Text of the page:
Recent Clemson University Ph.D. graduate Rhett Rautsaw wanted to explore whether the evolutionary theory of character displacement — when two species live in the same area and evolve to avoid competing over resources such as food — extended to pit viper venom.
There was one problem. To study competition, Rautsaw had to know where each pit viper species lived, and there wasn’t a comprehensive source of that information readily available.
Rautsaw created VenomMaps, a database and web application containing updated distribution maps and niche models for all 158 pit viper species living in North, Central and South America. Pit vipers are a group of venomous snakes, including rattlesnakes, copperheads and cottonmouths. While Rautsaw needed the information for his evolutionary biology research, the maps provide vital information for conservation efforts, citizen scientists and medical professionals.
Venomous snakes are found on every continent except Antarctica. Most medically significant species — those resulting in hospitalization, permanent injury or death to humans — fall into one of two families: vipers and elapids (cobras, mambas and their relatives). Venomous snakebites cause nearly 100,000 deaths and 400,000 disablements globally every year.
“Pit vipers are responsible for more than 98 percent of snake bites in North, Central and South America,” Rautsaw said. “Having accurate species distributions is critical because snake venom can vary tremendously between and within a single species.”
For instance, some pit vipers have venom with 10 individual toxins while others’ venom has 100.
Mapping where they live
“With these distributions, researchers can better assess an area’s vulnerability to snakebite. By knowing which species live in their area, medical professionals will be able to treat envenomated patients better,” Rautsaw added.
Rautsaw and his collaborators constructed the app’s user-friendly, publicly accessible maps using global occurrence records from several databases, published distribution maps, field guides, U.S. Geological Survey maps, recent scientific publications and species distribution modeling.
The app uses scientific names — not common names — and shows ranges by country. The map shows the area where each species lives, but that doesn’t mean each species lives in that entire range. For instance, some species will live in the mountains of a distribution range but not in lower elevations in that same geographic area.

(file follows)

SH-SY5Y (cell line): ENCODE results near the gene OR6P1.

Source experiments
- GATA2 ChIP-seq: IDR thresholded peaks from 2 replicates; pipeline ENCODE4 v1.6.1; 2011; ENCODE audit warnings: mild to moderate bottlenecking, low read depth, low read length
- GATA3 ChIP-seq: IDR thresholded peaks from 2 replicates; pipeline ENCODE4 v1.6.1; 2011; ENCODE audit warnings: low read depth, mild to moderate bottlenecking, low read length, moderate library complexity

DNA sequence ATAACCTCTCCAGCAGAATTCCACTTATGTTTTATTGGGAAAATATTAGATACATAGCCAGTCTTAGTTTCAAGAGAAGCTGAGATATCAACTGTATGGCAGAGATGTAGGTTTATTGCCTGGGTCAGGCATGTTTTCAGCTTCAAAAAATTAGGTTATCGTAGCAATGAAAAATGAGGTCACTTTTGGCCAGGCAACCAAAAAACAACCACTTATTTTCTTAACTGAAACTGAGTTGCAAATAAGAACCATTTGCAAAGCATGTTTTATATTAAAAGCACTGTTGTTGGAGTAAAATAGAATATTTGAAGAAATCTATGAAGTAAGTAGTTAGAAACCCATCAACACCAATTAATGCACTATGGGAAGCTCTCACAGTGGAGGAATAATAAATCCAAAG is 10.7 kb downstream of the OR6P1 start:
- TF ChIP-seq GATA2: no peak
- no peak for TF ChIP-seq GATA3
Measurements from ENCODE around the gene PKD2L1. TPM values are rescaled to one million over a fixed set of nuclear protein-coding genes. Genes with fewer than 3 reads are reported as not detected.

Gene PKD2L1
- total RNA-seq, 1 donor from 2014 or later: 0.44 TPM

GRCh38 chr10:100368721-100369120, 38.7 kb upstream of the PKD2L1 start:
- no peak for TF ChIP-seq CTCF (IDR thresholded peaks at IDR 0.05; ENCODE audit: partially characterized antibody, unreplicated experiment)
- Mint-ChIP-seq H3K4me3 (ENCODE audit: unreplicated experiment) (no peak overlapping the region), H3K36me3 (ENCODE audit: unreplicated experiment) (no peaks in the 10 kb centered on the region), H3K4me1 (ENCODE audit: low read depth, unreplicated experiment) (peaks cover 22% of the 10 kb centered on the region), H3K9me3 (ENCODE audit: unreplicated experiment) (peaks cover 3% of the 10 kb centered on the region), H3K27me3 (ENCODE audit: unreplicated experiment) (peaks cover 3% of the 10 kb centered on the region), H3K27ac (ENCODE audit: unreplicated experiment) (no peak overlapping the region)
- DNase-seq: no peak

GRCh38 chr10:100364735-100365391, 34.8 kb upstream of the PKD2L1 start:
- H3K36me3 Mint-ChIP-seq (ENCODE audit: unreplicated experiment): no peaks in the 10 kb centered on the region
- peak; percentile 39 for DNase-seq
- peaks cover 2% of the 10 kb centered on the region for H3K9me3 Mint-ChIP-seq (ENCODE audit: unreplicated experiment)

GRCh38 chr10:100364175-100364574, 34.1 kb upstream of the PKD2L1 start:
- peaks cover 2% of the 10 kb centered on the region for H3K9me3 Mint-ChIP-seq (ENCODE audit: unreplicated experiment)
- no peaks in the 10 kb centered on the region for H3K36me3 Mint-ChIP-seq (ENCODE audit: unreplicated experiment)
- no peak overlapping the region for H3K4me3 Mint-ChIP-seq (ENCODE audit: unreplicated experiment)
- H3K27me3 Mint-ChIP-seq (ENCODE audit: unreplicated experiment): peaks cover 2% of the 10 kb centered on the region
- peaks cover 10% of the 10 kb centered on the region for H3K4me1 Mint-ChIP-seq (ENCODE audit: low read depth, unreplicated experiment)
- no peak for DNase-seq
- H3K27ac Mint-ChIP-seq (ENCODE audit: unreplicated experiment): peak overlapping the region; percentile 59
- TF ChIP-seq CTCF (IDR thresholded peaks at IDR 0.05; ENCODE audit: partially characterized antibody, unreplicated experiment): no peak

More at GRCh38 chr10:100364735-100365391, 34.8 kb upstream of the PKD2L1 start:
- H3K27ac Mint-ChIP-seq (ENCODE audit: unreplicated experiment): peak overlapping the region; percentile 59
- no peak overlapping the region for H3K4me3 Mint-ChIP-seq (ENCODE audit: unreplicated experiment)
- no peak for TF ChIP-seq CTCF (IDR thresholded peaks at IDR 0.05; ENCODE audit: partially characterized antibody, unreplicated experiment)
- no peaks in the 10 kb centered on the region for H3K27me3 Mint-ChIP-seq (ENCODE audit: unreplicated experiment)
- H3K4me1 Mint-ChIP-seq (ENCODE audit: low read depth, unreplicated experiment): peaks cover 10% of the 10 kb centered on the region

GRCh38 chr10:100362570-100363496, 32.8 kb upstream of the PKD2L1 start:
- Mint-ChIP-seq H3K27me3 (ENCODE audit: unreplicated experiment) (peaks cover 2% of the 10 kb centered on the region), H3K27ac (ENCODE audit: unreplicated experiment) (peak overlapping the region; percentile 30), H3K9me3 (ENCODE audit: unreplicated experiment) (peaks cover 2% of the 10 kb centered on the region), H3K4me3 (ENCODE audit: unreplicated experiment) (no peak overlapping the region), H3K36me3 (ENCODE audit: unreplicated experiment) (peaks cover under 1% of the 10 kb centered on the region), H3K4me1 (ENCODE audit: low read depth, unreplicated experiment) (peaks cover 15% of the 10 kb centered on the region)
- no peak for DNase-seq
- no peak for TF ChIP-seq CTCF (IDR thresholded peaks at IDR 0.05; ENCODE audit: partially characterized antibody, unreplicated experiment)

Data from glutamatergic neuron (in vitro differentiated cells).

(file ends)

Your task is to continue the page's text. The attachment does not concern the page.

Christopher Parkinson, a professor in the College of Science’s Department of Biological Sciences and Rautsaw’s adviser, said having an accurate range map provides critical information for researchers, medical professionals and citizens alike.
“In the U.S., range maps are pretty accurate, but they are still a living thing,” he said. “With global climate change, we’re seeing ranges change over time. With accurate maps, we can document species movements. These maps also help medical professionals have an idea of their local snake species and allow us to understand what forces help shape a species’ venom.”
Rautsaw will update distribution maps based on feedback from species experts. Additionally, he can project species distributions using future climate models. He hopes to make edits every few years to modify and add distributions
Rautsaw said the maps, which he hopes to edit every few years based on feedback from experts in the field and future climate models, can also be an educational tool for the general public. “They can facilitate interest in snakes and discussions about how important snakes are to the ecosystem. We want people to be aware of snakes, not be afraid of them.”
The journal Scientific Data published details of Rautsaw’s research in a paper titled “VenomMaps: Updated species distribution maps and models for New World pitvipers (Viperidae: Crotalinae).”
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